This is where it comes back to your heat-pathway example.
It's not so much the combustion temperature, but the exhaust temperature as it passes through the valves with gasses still burning. Many things influence this. Higher compression ratios tend to speed up combustion and lower exhaust temperatures. Fuel type does as well. Higher cetane content speeds vaporization and flame speed. INjector nozzle condition helps with consistent fuel particle size. All other things equal, Increasing injection pressure reduces fuel particle size, which speeds vaporization=more complete pre-exhaust combustion.
Basically since we don't have any control over VM Head alloy, reducing exhaust temperature differential by whatever means, is the best bet to help avoid splits and coolant leaks.

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'06 Lbrty Sprt CRD 150K

Sasquatch
DSS Turbo
CAT-elimntr
Weeks Stg1&2 EGRfix
PV-200
BLING
vent gauges

IDParts
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cams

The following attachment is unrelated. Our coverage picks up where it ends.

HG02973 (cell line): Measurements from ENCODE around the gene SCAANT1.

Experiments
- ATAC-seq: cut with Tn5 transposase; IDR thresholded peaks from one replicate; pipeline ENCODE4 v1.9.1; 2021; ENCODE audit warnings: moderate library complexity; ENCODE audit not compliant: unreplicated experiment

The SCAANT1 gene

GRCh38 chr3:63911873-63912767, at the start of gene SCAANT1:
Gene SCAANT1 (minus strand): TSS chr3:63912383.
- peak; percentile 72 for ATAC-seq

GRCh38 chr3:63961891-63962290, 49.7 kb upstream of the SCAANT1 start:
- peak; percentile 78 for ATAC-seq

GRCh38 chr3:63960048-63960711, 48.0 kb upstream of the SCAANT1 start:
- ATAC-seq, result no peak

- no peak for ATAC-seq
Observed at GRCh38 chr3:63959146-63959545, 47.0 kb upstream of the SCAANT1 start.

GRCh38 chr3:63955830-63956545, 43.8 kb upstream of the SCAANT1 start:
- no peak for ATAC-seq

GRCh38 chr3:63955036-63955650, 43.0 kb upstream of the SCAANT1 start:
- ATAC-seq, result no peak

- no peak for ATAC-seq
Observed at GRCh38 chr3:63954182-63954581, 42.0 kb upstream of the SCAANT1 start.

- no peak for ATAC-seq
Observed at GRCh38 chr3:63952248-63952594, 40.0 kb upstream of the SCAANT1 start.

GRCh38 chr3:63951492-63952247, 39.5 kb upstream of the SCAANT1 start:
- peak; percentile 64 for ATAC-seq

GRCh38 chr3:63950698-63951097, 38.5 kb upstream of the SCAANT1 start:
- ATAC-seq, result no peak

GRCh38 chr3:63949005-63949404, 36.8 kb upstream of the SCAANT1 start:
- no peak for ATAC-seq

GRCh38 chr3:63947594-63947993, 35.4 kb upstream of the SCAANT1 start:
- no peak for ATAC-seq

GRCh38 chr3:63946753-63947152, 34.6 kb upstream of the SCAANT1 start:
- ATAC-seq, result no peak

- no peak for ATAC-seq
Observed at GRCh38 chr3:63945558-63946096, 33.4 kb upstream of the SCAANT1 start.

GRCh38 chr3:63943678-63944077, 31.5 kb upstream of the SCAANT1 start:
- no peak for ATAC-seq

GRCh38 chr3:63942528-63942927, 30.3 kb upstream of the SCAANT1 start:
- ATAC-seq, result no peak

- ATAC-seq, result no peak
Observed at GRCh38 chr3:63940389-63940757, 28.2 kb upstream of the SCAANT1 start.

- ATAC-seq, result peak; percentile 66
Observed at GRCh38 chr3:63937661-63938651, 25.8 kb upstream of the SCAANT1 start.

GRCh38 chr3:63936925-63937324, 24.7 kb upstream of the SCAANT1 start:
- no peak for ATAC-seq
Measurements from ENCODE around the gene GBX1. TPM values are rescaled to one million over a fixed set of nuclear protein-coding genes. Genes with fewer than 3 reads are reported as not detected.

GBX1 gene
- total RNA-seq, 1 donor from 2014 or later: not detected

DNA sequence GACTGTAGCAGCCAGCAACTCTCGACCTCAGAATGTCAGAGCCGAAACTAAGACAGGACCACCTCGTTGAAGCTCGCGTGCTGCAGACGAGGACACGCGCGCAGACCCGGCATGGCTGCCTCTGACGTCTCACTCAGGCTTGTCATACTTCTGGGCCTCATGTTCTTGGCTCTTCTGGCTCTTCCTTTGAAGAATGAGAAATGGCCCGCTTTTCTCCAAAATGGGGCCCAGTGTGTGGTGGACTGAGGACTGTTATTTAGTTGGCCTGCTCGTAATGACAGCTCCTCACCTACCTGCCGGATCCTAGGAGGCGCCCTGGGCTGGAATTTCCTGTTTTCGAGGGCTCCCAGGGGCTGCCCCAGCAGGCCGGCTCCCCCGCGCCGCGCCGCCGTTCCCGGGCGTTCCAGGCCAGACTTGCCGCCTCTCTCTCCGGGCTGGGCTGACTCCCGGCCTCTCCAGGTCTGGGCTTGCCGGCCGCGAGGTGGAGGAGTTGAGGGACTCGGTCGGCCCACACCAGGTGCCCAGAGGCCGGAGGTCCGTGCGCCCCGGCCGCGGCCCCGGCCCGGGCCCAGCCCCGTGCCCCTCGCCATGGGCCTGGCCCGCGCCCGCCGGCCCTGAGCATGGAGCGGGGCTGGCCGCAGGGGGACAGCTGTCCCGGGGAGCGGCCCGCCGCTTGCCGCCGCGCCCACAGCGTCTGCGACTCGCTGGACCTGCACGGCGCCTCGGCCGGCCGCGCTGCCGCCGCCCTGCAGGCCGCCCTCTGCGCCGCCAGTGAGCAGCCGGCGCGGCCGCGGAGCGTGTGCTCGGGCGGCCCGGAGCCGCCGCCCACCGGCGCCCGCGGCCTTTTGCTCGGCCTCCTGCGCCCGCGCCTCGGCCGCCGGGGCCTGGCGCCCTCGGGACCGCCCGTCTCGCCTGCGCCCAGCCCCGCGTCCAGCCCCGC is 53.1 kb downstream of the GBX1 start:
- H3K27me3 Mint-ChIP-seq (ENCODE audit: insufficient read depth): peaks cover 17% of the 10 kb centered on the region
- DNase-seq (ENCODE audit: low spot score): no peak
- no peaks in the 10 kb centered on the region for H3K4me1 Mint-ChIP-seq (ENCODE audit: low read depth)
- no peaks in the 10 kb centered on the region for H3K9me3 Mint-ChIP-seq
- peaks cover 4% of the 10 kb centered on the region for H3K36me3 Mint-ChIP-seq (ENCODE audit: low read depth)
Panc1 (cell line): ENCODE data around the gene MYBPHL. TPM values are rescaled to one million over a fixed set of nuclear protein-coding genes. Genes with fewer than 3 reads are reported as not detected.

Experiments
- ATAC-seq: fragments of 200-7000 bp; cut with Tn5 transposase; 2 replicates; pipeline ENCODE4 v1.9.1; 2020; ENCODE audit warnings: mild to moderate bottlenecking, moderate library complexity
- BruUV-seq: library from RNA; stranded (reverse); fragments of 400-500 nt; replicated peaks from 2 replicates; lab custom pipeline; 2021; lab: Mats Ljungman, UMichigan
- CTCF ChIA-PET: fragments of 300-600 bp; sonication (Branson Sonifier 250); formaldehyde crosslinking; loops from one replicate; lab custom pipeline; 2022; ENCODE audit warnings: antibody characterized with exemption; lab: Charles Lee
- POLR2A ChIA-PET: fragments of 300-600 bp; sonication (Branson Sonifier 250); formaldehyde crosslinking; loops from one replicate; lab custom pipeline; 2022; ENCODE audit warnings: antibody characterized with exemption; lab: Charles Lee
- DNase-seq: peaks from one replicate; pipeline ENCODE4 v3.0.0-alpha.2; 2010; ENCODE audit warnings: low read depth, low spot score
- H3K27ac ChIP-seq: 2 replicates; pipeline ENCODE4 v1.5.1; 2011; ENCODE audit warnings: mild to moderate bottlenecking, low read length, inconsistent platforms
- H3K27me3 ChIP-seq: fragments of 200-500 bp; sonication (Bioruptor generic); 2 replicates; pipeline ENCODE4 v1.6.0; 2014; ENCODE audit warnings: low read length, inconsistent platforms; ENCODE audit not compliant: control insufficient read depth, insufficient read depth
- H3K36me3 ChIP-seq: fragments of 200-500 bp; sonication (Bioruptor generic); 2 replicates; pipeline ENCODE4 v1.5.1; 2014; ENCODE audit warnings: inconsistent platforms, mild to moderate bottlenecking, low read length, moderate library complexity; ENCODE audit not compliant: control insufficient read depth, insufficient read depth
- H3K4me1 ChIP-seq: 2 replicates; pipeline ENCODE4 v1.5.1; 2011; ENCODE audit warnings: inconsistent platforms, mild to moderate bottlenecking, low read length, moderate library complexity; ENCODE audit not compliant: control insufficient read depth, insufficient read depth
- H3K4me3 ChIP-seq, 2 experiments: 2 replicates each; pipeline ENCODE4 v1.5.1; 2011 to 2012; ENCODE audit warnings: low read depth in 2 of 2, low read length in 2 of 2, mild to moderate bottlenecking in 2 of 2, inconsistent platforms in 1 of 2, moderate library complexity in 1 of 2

rockers
Timing set
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YETI Custom Tune
Flowmaster 8325508
Carter P76611M
GM 12611872
Hayden 2986
GM 15976889
PATC Custom Billet
2010 Ram Hemi Trans
Sonnax 44957
Transgo kit
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 Post subject: Re: Let's talk about cylinder head cracking!
PostPosted: Thu Sep 19, 2019 11:48 am 
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I have a much simpler theory as to why these heads crack under the seat. I believe the casting is too thin in the area of the seat and after machining, the wall thickness into the water jacket is prone to failure after many thermal cycles. I cut my head open with a band saw and inspected and was surprised how thin that area was. I did not take pictures before I tossed the head but if someone else feels like cutting one open, please post the pictures.

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2016 Ram 2500 4x4, 6.7 Cummins, 68RFE, Crew Cab